Wycliffe USA, faced with the possibility of losing support from the 3-million-member Assemblies of God, pulled one controversial Bible translation from circulation in February and halted publication of several others. In March, it agreed to an external audit of its translation practices by the World Evangelical Alliance.
Critics have faulted the audio translation Lives of the Prophets, among others, for translating "Son" in reference to Jesus into the Arabic equivalent for "Messiah." Muslims object to Christian teaching that Jesus is the eternal Son of God.
Wycliffe says it withdrew support for the audio translation and a few other translations last summer in accordance with new policies concerning divine familial terms. However, since Wycliffe international partner SIL is not the publisher, copies continue to circulate through other sources. As recently as January, Wycliffe and SIL denied that any of their translations omitted familial terms. Then in February, Wycliffe released another statement acknowledging that observers questioned the veracity of this denial.
"We are listening to those concerns," Wycliffe said in February, "and are seeking God's guidance as we re-evaluate our methodology and investigate to ensure that our commitment to accurate and clear translation is being reflected in every project."
Wycliffe says literal translations of divine familial terms should be preferred, but its translation policy continues to allows for non-literal substitutes where translators determine the literal phrasing creates inaccurate meaning.
Wycliffe's statements followed two meetings with Assemblies of God (AG) missionary leaders, missiologists, and scholars regarding disagreement over its Bible translation practices. Assemblies of God World Mission (AGWM) leaders announced in February that they would spend the next four months reviewing their relationship with Wycliffe/SIL.
"Our fellowship is deeply committed to the integrity of Scripture," said Greg Mundis, AGWM executive director. "We have done due diligence in researching, reflecting, and searching both the Scriptures and our hearts. This places us in a position in which we cannot agree with Wycliffe/SIL's stated and publicized position."
Currently 35 AGWM missionaries work with Wycliffe in a partnership that goes back 25 years. But AGWM leaders say they will determine by May 15 whether they will continue approving personnel to serve with Wycliffe/SIL and endorsing the groups' support in more than 12,000 AG churches.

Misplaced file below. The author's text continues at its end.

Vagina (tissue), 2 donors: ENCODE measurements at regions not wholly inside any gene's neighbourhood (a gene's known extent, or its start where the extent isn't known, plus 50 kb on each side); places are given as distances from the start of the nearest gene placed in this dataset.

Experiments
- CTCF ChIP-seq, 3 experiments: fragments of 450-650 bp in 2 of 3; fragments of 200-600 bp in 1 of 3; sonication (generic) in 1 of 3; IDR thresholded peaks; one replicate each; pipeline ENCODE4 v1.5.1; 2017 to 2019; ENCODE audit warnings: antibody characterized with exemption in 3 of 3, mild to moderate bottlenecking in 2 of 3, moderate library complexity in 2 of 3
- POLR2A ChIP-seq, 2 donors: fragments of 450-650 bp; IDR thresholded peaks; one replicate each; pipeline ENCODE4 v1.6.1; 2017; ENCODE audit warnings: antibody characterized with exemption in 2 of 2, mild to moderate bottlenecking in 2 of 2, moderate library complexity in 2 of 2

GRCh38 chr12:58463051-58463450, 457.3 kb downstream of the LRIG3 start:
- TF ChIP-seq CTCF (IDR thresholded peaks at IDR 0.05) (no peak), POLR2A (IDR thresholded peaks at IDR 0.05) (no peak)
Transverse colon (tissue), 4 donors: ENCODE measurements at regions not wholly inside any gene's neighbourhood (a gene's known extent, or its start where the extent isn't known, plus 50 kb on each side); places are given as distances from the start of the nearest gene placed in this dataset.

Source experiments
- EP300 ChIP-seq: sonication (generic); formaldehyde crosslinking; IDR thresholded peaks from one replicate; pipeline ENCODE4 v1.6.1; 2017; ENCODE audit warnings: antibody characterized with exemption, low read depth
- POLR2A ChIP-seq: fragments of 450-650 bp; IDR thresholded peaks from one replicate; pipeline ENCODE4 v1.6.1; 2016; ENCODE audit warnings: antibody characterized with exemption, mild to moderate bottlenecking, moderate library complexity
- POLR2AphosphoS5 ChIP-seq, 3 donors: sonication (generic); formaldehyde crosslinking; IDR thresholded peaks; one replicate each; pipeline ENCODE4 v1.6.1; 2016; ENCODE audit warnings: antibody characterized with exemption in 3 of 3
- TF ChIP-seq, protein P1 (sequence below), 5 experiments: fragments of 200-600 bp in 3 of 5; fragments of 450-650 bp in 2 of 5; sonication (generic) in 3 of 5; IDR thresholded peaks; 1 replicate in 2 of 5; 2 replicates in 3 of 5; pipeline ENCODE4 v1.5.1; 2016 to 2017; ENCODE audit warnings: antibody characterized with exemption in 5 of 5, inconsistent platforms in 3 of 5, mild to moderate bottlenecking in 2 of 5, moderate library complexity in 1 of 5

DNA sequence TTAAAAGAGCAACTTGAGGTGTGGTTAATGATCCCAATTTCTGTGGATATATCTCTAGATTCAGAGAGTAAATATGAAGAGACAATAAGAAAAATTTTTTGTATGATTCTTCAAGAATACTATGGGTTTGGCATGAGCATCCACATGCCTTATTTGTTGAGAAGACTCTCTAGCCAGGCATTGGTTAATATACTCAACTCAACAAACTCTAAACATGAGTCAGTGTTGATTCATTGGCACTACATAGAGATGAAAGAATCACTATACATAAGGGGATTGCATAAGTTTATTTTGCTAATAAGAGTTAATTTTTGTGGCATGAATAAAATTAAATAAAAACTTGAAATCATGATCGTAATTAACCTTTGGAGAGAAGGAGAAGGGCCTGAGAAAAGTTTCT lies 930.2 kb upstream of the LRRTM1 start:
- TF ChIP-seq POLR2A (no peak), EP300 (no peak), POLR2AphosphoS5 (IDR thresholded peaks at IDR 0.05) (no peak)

After a series of public statements from Wycliffe in February, an AG spokesperson told CT, "Our stance on the use of familial language in Scripture is unchanged, and we cannot compromise our position on this issue. We are gratified by recent expressions from Wycliffe, assuring us that they are seeking God's guidance and reevaluating their methodology in Bible translation. Dialogue between [AGWM] and Wycliffe leadership is ongoing."
Last summer the 347,000-member Presbyterian Church in America (PCA) general assembly approved a statement declaring "as unfaithful to God's revealed Word, insider movement or any other translations of the Bible that remove from the text references to God as 'Father' (pater) or Jesus as 'Son' (huios)." Such removals, the denomination said, "compromise doctrines of the Trinity, the person and work of Jesus Christ, and Scripture."
PCA moderator Dan Carrell appointed a study committee that could recommend the denomination's 1,750 churches withdraw support from Wycliffe/SIL.
SIL has suspended the approval and publishing of criticized translations. Both Wycliffe and SIL have agreed to a formal review of their translation practices facilitated by the World Evangelical Alliance. The quadrennial meeting of SIL staff worldwide is scheduled for early May in East Asia. SIL confirmed that translation concerns will be addressed and discussed by delegates. Freddy Boswell, executive director of SIL, told CT the groups hope to complete the review, which will guide their future translation efforts, by the end of 2012.
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Previous Christianity Today articles over the debate on how to translate "Son of God" include:
Wycliffe, SIL Issue Guidelines on Translating 'Son of God' Among Muslims | The Term 'Son of God' should be retained, but not at the expense of comprehension, translating groups say. (October 13, 2011)
Missionaries to Muslims Agree to Soften Criticisms of Each Other | Ten years after 9/11, the heated debate over contextualization is about to get more civil. (October 13, 2011)
The Son and the Crescent | Bible translations that avoid the phrase "Son of God" are bearing dramatic fruit among Muslims. But that translation has some missionaries and scholars dismayed. (February 4, 2011)
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